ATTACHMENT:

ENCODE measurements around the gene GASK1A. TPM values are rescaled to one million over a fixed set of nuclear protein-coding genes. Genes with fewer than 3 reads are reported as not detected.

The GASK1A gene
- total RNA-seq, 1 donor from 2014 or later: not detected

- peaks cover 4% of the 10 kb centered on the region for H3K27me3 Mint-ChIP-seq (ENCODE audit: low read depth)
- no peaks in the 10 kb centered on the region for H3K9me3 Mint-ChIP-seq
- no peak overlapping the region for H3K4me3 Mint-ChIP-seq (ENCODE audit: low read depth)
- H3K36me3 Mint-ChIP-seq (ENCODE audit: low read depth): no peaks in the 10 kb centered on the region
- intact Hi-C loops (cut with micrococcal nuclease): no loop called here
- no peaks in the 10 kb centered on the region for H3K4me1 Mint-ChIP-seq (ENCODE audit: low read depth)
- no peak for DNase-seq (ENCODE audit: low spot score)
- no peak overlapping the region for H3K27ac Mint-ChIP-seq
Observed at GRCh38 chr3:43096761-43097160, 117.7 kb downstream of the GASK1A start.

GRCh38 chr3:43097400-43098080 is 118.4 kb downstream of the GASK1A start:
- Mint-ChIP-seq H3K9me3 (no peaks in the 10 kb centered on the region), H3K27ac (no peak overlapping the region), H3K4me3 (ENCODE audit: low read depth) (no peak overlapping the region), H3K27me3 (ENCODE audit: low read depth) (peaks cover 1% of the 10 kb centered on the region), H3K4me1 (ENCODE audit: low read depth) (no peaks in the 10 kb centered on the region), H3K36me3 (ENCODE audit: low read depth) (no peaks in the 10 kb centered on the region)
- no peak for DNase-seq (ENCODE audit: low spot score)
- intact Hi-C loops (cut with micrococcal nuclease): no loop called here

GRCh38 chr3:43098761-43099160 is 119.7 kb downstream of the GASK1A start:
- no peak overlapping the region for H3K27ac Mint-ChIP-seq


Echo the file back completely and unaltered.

ENCODE measurements around the gene GASK1A. TPM values are rescaled to one million over a fixed set of nuclear protein-coding genes. Genes with fewer than 3 reads are reported as not detected.

The GASK1A gene
- total RNA-seq, 1 donor from 2014 or later: not detected

- peaks cover 4% of the 10 kb centered on the region for H3K27me3 Mint-ChIP-seq (ENCODE audit: low read depth)
- no peaks in the 10 kb centered on the region for H3K9me3 Mint-ChIP-seq
- no peak overlapping the region for H3K4me3 Mint-ChIP-seq (ENCODE audit: low read depth)
- H3K36me3 Mint-ChIP-seq (ENCODE audit: low read depth): no peaks in the 10 kb centered on the region
- intact Hi-C loops (cut with micrococcal nuclease): no loop called here
- no peaks in the 10 kb centered on the region for H3K4me1 Mint-ChIP-seq (ENCODE audit: low read depth)
- no peak for DNase-seq (ENCODE audit: low spot score)
- no peak overlapping the region for H3K27ac Mint-ChIP-seq
Observed at GRCh38 chr3:43096761-43097160, 117.7 kb downstream of the GASK1A start.

GRCh38 chr3:43097400-43098080 is 118.4 kb downstream of the GASK1A start:
- Mint-ChIP-seq H3K9me3 (no peaks in the 10 kb centered on the region), H3K27ac (no peak overlapping the region), H3K4me3 (ENCODE audit: low read depth) (no peak overlapping the region), H3K27me3 (ENCODE audit: low read depth) (peaks cover 1% of the 10 kb centered on the region), H3K4me1 (ENCODE audit: low read depth) (no peaks in the 10 kb centered on the region), H3K36me3 (ENCODE audit: low read depth) (no peaks in the 10 kb centered on the region)
- no peak for DNase-seq (ENCODE audit: low spot score)
- intact Hi-C loops (cut with micrococcal nuclease): no loop called here

GRCh38 chr3:43098761-43099160 is 119.7 kb downstream of the GASK1A start:
- no peak overlapping the region for H3K27ac Mint-ChIP-seq